• Complications receive because of cataract removal surgery
  • Previous history of detached retina

Diagnosis of Retinal Detachment

An eye specialist will perform the thorough examination of the eyes to check your vision,  and the overall eye pressure, He also may undergo the following tests or procedures to diagnose the retinal detachment:

Retinal examination.

In this examination, The doctor can use an instrument with a bright light and special lenses to examine the back of your eye, including the retina.

Such type of device provides a highly detailed view of the whole eye, allowing him to see any retinal holes, tears or detachments if present in the eye.

Ultrasound imaging

An eye specialist can recommend this test if bleeding has occurred in the eye, making it difficult to see your retina.

The doctor can also test the ability of the retina to pass impulses to the brain. As well as he can check the flow of blood throughout the eyes especially in the retina.

Your doctor can examine both eyes even if you have symptoms in just one Eye. If a tear is not found at this visit, your doctor may ask you to come back within a few days or weeks to confirm that your eye has not developed a delayed tear as a result of the same vitreous separation.


Complications of Retinal Detachment

  • Partial or complete loss of the vision
  • Difficulty in differentiating between the colors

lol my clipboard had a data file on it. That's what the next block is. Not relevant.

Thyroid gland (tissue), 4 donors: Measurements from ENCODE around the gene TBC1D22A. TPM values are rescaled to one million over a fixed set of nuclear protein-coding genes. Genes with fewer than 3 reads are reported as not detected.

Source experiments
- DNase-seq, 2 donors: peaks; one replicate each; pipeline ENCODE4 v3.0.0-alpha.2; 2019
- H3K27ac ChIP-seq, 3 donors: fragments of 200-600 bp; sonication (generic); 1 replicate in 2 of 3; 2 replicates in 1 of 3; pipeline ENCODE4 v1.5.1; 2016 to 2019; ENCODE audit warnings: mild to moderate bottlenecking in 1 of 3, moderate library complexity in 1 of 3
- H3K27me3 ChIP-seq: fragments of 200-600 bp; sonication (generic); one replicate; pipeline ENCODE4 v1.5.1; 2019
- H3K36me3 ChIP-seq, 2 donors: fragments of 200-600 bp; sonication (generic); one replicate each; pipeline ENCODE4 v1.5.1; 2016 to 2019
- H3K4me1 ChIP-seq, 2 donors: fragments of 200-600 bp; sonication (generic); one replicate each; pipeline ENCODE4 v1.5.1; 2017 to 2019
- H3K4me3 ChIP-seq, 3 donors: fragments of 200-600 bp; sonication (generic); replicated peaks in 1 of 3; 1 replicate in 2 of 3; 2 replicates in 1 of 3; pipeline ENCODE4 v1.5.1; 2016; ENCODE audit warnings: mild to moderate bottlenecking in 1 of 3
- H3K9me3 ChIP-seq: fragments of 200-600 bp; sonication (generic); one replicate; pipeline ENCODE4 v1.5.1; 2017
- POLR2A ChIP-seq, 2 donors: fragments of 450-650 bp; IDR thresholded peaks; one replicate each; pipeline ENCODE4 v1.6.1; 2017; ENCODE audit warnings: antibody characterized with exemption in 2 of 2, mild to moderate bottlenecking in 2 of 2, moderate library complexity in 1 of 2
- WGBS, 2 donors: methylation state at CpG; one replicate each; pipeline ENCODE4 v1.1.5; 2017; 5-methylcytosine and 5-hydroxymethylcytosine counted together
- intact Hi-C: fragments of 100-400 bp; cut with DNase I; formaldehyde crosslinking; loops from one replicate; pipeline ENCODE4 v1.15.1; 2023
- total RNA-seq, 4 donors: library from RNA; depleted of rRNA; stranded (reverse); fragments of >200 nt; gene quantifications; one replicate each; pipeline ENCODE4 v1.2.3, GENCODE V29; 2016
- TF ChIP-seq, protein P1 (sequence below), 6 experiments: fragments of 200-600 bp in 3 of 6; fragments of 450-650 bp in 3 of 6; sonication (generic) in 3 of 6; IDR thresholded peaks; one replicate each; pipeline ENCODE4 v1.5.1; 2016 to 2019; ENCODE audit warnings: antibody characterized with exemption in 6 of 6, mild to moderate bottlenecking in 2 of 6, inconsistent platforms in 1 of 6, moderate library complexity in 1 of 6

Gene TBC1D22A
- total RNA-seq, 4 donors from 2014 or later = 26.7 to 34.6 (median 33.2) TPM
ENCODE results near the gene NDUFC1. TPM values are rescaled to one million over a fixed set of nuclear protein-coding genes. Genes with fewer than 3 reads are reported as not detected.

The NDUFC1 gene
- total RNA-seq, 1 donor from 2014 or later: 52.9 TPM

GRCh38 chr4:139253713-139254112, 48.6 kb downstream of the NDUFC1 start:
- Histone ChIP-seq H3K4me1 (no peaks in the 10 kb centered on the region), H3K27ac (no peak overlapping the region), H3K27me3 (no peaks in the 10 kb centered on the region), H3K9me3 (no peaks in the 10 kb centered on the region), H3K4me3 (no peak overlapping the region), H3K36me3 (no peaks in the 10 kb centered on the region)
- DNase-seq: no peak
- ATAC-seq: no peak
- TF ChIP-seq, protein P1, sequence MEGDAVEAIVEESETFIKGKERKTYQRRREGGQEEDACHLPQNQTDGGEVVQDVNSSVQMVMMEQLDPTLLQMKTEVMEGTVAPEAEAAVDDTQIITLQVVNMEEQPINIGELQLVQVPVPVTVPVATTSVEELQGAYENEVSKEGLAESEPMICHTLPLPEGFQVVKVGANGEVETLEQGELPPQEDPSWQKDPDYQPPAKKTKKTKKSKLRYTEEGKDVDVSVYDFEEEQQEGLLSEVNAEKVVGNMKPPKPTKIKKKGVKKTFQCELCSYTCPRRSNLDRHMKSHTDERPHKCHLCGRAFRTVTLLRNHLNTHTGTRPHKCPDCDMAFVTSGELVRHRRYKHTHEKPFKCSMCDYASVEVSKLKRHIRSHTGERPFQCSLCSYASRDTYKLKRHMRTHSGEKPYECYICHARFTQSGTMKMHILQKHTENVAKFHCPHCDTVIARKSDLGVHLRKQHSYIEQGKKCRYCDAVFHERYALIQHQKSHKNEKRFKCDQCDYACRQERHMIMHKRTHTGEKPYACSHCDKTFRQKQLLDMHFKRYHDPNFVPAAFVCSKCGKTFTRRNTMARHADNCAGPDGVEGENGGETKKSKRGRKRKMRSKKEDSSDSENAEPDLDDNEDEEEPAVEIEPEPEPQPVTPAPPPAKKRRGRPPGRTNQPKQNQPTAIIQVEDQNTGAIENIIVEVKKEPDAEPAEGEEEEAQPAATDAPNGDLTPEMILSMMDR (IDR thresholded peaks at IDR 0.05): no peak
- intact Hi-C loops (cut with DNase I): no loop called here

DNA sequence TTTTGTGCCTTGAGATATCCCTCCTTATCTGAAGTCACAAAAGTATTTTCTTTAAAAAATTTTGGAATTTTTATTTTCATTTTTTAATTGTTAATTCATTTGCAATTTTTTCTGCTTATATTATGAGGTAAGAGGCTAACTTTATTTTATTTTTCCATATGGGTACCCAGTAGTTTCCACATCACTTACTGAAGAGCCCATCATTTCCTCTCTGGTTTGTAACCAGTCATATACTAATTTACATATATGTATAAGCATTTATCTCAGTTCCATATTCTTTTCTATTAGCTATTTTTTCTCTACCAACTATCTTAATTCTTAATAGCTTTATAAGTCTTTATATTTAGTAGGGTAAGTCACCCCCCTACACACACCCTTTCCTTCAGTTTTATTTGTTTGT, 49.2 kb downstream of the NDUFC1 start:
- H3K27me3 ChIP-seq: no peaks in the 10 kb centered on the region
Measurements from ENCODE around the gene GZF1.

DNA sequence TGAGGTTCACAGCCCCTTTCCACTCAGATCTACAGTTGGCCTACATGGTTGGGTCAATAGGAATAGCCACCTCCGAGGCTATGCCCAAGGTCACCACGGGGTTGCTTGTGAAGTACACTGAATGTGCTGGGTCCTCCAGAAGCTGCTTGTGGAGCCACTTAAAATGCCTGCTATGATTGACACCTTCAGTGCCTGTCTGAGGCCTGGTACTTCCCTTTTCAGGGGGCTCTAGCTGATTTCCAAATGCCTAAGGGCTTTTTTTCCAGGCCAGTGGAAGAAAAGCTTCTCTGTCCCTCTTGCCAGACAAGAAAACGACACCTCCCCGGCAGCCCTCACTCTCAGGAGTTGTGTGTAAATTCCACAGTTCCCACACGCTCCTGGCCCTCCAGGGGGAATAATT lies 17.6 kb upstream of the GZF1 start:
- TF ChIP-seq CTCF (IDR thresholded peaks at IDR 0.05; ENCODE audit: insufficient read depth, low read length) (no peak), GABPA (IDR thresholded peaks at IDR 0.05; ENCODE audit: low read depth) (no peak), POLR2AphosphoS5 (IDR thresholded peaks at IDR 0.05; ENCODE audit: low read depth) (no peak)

• Development of extreme nearsightedness

Treatment for Retinal Detachment

In most of the advanced cases of Detached Retina, surgery is the only option. Some of the most common treatment procedures implemented by the eye specialists can include:

Photocoagulation

In the cases of a hole or tear in the retina, photocoagulation is performed by the doctor with the help of laser light.

Cryopexy

This treatment is referred to as the freezing of the probe outside the eye along with intense cold conditions.

Retinopexy

For repairing the minor retinal detachments, the surgeon can put a gas bubble in the eye that can help in putting the retina back into its original place.

Retinopexy for retinal detachment treatment

Scleral Buckling

For the cases of severe retinal detachments, eye surgery requires to be carried out. This procedure involves the placement of a band surrounding the eye for pushing the wall of the eye to get retina back into original place.

Vitrectomy

This procedure is helpful for treating the larger retinal tears, in which the abnormal scar or vascular tissues are removed.


Home Remedies and Support for Retinal Detachment

Some of the home remedies to preventing retinal detachment by controlling the blood sugar levels, wearing protective glass while using specific tools, and getting your eyes checked up at regular intervals.

A detached retina may cause partial or permanently lose vision. Depending on the degree of vision loss, your lifestyle may change significantly.

You may find the below-listed ideas useful as you have to learn to live with impaired vision:

  • Get glasses to optimize your vision.
  • Brighten your home with proper lighting for better vision.
  • Make your home safer by eliminate throw rugs and placing colored tape on the edges of steps.
  • Get the help of others in case of severe vision problems.
  • Get help from technology such as digital talking books and computer screen readers.
  • Take care during transportation.
  • Talk to other peoples with impaired vision.